What do you mean by, "If you're not sure, don't"?

How do you explain "intuition", or "gut feeling"?

If you're going to do anything in China, you've got to develop your instincts a little. Remember, you won't be in Kansas anymore. Roads, airlines, medical care, facilities and infrastructure are all a little different there. You need to rely upon yor wits more than anything else. And if you never understood what the term "shit happens" truly means, than you had better not go. Let me try to explain.

I had returned to Beijing to make sure that a good friend of mine, who went to the temple with me for a week, left for home in a safe and secure fashion. The day of my return back to Shaolin, found me at Beijing's wonderful new airport, waiting for my flight to Zengzhou. My 8PM flight, which was going to land me in Zengzhou at 930PM, apparently was delayed. So, I settled in for what I thought was going to be a short wait. Not very unusual, in China, or in any other part of the world.

But, it was stormy outside, and the plane that I almost walked onto, at 7PM, was actually the 3PM flight that was supposed to go to Wuhan first, and then return to Beijing, at which point, I was then supposed to get on it for a trip to Zhengzhou. It appeared that the entire schedule had been disrupted by hours. And the reason? Severe thunderstorms.

Now, I'm not a big fan of flying in China, but things have gotten better over the years since they purchased all new Boeings and Airbuses. Flying during the day is not really a problem, just like driving during the day. But at night, on the roads and in the air, I tend to get suspicious. And in a thunderstorm, which was centered over Zhengzhou, and which had completely disrupted the day's flight schedule, I just got a bad feeling. I went with it. You know what they say; "When in doubt, don't". I didn't.

I tried to convince two other English speaking people that were waiting for my flight, that it was probably a bad idea to be taking this 8PM flight, in a thunderstorm, at night, at what was probably going to be 11PM or midnight; especially since, no doubt, the same crew that had been flying all day was probably going to have to continue on with the day's work until they were finished. It was just a bad idea. And the thought of driving at midnight, in some little shitmobile with bald tires, and with a driver who's idea of "being a good driver" was "going faster than all the other bad drivers", just didn't appeal to me. Try explaining coefficients of friction, road conditions, slippage, skid tests, and all the physic's concepts of what happens to two hunks of mass traveling at various speeds do to each other when they collide, to an individual who doesn't really regard his passengers as having any sort of driving experience and who probably didn't get out of the third grade, and you start to get my drift. I decided to take a flight the next day. I figured, and rightly so, that the flight would get cancelled much later that night anyway. And besides, who wants to risk crashing in one of these things? We just don't seem to worry about it all that much in the US. You need to in China.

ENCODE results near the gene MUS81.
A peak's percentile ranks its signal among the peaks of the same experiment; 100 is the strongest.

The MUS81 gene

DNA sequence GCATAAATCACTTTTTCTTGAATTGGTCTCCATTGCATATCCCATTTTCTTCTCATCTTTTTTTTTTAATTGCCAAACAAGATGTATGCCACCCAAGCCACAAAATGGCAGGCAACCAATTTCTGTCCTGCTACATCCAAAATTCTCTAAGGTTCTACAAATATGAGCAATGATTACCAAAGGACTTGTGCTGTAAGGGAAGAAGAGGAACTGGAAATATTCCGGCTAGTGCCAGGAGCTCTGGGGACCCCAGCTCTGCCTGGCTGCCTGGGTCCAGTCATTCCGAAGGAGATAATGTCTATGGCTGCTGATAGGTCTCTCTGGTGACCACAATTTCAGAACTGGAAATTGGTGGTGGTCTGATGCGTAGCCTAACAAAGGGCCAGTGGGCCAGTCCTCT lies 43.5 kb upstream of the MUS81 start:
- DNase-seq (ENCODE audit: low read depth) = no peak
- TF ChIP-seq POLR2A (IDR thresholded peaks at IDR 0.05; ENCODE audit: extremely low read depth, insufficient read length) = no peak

I found out about it from my CNN email (no, you can't get CNN on the internet over there; it is blocked). A Chinese airliner went down the next day. No details, just a crash, and dead people. I had to email my friends out of China  to look at the CNN site to get the details, which they eventually emailed back to me:

BEIJING (AP) -- A Chinese domestic airliner flying in a thunderstorm crashed Thursday in central China, killing all 42 people on board, state media and officials said. The domestically-manufactured aircraft, carrying 38 passengers and four crew, went down at 3 p.m. in a sparsely populated suburb of Wuhan city in Hubei province, an official at the city's Wangjiadun Airport said. The state-run Xinhua News Agency said all 42 people were killed. It did not mention if the crash killed or wounded people on the ground. The Wuhan Airline plane, a domestically made YUN-7, was flying from Hubei's Enshi county to Wuhan, the provincial capital, the airline said, attributing the crash to a thunderstorm. No other details were immediately available.

The interesting thing about all of this, other than the fact that it happened, is that there was no mention of it in the Chinese television broadcasts.

You just can't play it safe enough. Go with your instincts, and avoid any possibility of trouble. Actually, it was my mother who put it best into words: "When in doubt, don't."

She usually said it, years ago, before she kicked the shit out of me.